Welcome to the inaugural issue of Edible Berkshires, the newest member of the Edible Communities group of locally owned and edited publications that celebrate fresh, seasonal, local food. Widely recognized for their role in transforming the way people shop for, cook, eat and relate to food, Edible magazines have taken root in about 70 communities across the United Sates and Canada—and the seeds for our own local edition have quickly sprouted.
[pullquote]A new crop of young farmers is rediscovering the beauty (and value) of working the land. White-tablecloth restaurants are challenging their patrons with innovative new dishes that draw upon world cuisine while staying true to our regional sources. And innovative entrepreneurs are canning, baking and ice cream making their way into the hearts of locals and tourists alike. [/pullquote]
The support from farmers, restaurants and local food artisans has been tremendous. Like most great ideas, Edible Berkshires began in the kitchen: the one of my youth as well as the one I have created with my own family, embracing a new ideology of how we approach what ends up on our plates.
My childhood kitchen was overseen by my mother. She would come home from the supermarket every Friday night with a dozen bags of groceries—it was all of our food for the week. While it was fresh and delicious, it never occurred to our post–World War II heads that there was another way to buy food.
Cut to the 1970s and Secretary of Agriculture Earl Butz’s game-changing federal policies that said to farmers, “Get big or get out.” This set our country on course for the development of major agribusiness and crop commodities and the further decline of the small family farm. It would be decades before a resurgence of local farming took place, but when it did, the Berkshires would be at the forefront with the country’s first community-supported agriculture (CSA) harvest subscription program at Indian Line Farm in South Egremont. The rapid spread of the CSA model, along with farmers markets, school and backyard gardening, and increasing partnership between farmers and chefs, are all both cause and effect of the nationwide passion for local food.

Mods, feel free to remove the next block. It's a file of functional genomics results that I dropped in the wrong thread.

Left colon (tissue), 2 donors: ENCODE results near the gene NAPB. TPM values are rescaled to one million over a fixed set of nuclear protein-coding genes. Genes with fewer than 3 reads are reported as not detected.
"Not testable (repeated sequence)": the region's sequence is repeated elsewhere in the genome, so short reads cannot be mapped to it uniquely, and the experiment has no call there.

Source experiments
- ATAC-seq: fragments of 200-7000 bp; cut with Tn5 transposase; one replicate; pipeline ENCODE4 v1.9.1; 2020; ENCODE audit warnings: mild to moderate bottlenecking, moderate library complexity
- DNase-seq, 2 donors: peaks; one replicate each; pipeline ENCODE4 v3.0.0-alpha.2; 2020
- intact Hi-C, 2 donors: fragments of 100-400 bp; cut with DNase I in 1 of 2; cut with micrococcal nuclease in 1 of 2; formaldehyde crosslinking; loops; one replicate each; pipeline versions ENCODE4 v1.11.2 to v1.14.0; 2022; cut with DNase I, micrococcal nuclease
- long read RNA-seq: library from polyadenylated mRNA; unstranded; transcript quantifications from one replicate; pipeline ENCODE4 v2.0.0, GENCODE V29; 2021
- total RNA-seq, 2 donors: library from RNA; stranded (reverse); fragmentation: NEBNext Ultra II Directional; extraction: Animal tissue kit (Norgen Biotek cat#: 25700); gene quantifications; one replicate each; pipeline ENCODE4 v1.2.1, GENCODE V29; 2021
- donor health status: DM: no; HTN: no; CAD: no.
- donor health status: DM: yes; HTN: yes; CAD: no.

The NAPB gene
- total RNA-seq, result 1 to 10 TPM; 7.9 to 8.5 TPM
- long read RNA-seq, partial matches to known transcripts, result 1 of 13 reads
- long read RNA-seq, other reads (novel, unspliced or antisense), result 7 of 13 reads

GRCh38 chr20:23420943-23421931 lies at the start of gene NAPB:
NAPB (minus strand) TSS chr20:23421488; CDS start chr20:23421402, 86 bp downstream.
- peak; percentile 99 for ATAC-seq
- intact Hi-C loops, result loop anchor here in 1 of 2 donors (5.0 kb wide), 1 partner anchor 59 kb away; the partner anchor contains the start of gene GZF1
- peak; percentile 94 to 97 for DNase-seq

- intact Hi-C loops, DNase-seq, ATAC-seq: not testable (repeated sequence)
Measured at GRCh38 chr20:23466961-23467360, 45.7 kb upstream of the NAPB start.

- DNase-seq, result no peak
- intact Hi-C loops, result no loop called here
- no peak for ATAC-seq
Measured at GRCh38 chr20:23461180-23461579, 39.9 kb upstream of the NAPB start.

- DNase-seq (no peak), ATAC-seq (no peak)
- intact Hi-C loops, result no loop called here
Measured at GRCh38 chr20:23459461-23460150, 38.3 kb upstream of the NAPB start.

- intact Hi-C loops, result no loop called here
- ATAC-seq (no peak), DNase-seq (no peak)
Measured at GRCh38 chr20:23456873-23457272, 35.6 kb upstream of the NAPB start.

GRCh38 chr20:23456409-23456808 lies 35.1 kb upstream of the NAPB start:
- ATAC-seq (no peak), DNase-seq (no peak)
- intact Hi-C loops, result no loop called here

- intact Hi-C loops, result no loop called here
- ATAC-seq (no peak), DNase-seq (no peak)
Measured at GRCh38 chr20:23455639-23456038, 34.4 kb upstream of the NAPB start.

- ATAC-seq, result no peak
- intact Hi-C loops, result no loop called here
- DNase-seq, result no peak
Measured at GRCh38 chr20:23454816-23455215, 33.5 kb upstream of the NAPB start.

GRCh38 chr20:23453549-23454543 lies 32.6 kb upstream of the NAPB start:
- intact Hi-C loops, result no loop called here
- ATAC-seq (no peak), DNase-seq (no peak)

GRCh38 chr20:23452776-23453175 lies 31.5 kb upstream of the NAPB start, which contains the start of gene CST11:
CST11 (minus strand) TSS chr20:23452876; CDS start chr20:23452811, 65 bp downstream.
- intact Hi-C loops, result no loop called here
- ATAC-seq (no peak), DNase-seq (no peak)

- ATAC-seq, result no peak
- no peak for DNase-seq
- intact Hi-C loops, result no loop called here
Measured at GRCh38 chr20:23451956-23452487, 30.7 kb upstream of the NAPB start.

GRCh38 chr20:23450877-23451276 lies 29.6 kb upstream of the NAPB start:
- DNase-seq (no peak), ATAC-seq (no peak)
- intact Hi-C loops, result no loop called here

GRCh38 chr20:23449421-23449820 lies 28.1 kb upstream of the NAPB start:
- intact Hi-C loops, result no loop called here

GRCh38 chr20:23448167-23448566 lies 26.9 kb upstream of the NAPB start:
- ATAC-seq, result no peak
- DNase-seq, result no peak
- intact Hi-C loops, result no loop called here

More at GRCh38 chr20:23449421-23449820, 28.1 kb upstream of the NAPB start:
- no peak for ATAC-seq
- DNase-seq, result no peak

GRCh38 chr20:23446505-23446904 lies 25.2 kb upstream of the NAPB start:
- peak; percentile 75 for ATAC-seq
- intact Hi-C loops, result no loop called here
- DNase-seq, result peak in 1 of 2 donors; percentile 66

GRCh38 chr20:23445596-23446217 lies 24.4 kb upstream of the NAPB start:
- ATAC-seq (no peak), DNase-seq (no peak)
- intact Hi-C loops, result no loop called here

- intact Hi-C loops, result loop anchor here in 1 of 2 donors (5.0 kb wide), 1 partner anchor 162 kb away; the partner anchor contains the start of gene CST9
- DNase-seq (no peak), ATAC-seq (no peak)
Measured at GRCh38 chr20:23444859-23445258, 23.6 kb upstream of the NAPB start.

Today, the local food movement flourishes in the Berkshires and it is with this enthusiasm that I felt compelled to launch Edible Berkshires. A new crop of young farmers is rediscovering the beauty (and value) of working the land. White-tablecloth restaurants are challenging their patrons with innovative new dishes that draw upon world cuisine while staying true to our regional sources. And innovative entrepreneurs are canning, baking and ice cream making their way into the hearts of locals and tourists alike.
Consider this issue our amuse-bouche, a delectable taste of what awaits as we begin to explore the Berkshires together. We travel to the top of Mt. Greylock, where the staff at Bascom Lodge hauls their own supplies to the tallest summit in the region. Author Sam Bittman lures us with easy tips on growing lettuce (manure tea, anyone?) while Jacqui Joyner shares the benefits of zucchini. If you’re looking for comfort food, Carol Murko takes us on a food-obsessed journey through her Italian roots and even divulges her family’s secret recipe for chicken cacciatore. Of course, we’d be remiss if we didn’t include “Edible Discoveries,” a column dedicated to the latest local food-related finds.
I hope this Issue One whets your appetite for all that the Berkshires has to offer. Summer’s abundance is fleeting, but not to worry—we are already canvassing the region for our October edition. Until then, enjoy the fruits of our labors. We’ll meet again with a whole new season to share.
Edible Berkshires is a local, independently owned publication dedicated to covering the unique culinary culture of Western Massachusetts.